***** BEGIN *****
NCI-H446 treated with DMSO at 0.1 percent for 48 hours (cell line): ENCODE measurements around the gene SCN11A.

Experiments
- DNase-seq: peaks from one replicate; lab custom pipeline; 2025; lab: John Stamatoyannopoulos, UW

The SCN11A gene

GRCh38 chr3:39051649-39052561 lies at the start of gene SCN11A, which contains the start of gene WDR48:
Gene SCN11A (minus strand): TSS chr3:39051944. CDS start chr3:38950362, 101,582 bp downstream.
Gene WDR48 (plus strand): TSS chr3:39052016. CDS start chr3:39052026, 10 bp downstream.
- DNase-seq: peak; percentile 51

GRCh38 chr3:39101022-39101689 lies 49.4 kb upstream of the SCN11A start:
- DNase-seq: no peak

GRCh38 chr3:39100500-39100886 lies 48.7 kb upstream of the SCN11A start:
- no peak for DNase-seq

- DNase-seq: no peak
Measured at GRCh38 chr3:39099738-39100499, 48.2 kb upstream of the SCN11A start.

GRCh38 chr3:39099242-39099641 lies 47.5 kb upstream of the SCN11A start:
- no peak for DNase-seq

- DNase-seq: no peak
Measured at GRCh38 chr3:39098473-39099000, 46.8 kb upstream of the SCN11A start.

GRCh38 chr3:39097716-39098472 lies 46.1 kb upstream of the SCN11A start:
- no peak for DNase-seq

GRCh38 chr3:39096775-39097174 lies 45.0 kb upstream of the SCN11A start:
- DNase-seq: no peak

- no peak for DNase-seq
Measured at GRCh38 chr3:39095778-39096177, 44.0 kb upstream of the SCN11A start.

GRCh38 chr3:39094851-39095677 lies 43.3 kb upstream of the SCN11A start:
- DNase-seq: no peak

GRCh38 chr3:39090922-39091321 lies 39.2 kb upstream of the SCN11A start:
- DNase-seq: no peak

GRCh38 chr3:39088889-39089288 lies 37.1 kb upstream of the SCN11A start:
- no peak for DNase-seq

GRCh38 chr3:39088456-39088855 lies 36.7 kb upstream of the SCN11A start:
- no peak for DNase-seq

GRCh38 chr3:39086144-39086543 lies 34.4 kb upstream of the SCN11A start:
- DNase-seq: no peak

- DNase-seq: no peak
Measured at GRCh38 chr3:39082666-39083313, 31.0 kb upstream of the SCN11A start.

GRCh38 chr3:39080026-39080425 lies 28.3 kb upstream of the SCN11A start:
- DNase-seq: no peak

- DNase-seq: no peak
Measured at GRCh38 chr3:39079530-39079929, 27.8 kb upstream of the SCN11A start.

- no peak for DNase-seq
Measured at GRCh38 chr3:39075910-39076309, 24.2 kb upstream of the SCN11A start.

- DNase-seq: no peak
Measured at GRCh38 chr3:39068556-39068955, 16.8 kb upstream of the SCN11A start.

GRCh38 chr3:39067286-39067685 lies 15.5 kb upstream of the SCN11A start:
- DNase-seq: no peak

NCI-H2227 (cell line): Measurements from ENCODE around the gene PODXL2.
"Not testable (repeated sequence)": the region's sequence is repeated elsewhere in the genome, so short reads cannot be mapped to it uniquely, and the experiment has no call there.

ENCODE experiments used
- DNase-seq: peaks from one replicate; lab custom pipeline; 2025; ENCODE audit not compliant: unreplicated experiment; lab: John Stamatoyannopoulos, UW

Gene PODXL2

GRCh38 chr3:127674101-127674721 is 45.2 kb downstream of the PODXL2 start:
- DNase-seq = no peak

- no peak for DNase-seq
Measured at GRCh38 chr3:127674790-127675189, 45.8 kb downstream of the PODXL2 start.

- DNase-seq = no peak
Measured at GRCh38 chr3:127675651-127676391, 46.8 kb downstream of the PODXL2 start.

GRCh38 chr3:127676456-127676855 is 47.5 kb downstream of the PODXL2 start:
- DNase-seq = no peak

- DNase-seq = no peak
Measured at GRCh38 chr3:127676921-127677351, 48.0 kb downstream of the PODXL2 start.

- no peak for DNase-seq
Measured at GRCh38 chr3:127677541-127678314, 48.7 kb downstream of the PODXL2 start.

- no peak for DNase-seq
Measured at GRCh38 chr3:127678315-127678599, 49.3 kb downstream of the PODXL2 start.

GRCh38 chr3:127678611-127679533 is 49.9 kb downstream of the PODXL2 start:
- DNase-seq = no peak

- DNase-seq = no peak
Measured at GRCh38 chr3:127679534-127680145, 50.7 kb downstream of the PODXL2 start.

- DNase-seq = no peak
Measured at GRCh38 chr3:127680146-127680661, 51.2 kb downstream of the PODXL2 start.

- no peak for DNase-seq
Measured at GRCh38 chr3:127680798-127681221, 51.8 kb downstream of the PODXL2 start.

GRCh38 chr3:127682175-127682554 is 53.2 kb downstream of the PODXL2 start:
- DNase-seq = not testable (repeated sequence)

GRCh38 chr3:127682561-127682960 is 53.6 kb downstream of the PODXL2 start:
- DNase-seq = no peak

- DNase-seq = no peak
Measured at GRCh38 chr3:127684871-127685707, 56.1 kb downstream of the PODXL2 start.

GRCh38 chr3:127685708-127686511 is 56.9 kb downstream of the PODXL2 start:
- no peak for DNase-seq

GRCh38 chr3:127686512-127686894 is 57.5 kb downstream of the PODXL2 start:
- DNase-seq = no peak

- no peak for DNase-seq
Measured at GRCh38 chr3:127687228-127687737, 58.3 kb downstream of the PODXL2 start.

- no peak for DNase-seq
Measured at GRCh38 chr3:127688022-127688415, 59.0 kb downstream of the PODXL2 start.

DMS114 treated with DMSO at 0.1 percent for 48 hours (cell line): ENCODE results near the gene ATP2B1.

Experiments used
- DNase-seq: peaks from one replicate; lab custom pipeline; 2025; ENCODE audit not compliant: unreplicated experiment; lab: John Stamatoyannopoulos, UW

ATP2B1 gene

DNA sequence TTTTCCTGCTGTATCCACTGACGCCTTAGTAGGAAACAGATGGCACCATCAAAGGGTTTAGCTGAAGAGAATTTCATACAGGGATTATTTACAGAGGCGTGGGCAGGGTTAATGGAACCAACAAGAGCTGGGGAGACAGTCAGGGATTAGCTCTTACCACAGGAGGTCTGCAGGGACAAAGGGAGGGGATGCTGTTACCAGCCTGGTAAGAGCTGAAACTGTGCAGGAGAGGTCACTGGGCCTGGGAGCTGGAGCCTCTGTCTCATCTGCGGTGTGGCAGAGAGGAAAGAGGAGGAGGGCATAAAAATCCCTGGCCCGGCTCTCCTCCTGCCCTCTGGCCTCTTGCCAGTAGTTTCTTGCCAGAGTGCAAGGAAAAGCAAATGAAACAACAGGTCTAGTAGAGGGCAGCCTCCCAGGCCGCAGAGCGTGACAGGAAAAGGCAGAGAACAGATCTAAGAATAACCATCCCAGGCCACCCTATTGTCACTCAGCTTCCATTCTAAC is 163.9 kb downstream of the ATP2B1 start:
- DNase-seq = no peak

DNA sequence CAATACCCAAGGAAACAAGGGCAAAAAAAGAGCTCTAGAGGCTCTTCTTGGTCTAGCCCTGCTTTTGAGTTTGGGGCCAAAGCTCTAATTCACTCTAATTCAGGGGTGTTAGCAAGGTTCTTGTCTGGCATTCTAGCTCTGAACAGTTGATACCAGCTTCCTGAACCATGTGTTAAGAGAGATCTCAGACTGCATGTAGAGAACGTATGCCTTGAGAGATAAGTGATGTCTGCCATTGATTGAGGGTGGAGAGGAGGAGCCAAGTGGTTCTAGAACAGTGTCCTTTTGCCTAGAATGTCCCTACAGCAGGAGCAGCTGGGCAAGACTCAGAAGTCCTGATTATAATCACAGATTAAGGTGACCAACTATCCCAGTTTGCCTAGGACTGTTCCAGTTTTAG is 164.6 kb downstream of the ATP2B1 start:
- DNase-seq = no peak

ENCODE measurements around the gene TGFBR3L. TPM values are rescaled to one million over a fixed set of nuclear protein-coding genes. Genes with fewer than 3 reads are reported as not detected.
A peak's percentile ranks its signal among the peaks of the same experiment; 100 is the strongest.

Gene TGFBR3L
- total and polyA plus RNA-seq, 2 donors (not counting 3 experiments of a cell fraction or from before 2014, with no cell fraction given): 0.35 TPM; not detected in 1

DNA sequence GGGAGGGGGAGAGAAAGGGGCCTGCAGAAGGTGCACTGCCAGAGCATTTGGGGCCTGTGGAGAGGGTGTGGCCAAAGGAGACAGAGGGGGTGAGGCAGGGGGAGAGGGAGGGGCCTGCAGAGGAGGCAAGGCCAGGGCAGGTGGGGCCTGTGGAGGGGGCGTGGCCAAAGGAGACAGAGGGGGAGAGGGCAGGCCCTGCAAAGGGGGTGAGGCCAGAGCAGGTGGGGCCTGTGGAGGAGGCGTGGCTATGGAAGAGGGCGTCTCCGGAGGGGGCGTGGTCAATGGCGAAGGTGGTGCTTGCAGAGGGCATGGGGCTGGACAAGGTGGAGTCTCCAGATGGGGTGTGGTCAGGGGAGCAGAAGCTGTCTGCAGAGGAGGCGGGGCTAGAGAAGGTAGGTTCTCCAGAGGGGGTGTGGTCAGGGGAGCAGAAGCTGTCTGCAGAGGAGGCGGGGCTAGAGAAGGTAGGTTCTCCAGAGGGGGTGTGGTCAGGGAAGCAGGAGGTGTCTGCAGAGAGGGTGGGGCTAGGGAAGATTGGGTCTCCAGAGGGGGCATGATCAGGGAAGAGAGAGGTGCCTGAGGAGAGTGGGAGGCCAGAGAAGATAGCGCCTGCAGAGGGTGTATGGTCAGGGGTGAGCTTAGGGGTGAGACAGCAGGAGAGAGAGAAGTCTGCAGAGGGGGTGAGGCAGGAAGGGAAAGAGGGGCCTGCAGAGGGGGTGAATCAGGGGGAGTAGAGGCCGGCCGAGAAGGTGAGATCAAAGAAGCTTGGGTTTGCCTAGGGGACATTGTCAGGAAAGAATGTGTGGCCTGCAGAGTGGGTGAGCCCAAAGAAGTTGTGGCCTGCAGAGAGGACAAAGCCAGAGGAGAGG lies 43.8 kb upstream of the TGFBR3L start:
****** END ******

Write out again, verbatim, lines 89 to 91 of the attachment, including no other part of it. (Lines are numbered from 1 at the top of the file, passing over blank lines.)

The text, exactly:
Experiments used
- DNase-seq: peaks from one replicate; lab custom pipeline; 2025; ENCODE audit not compliant: unreplicated experiment; lab: John Stamatoyannopoulos, UW

ATP2B1 gene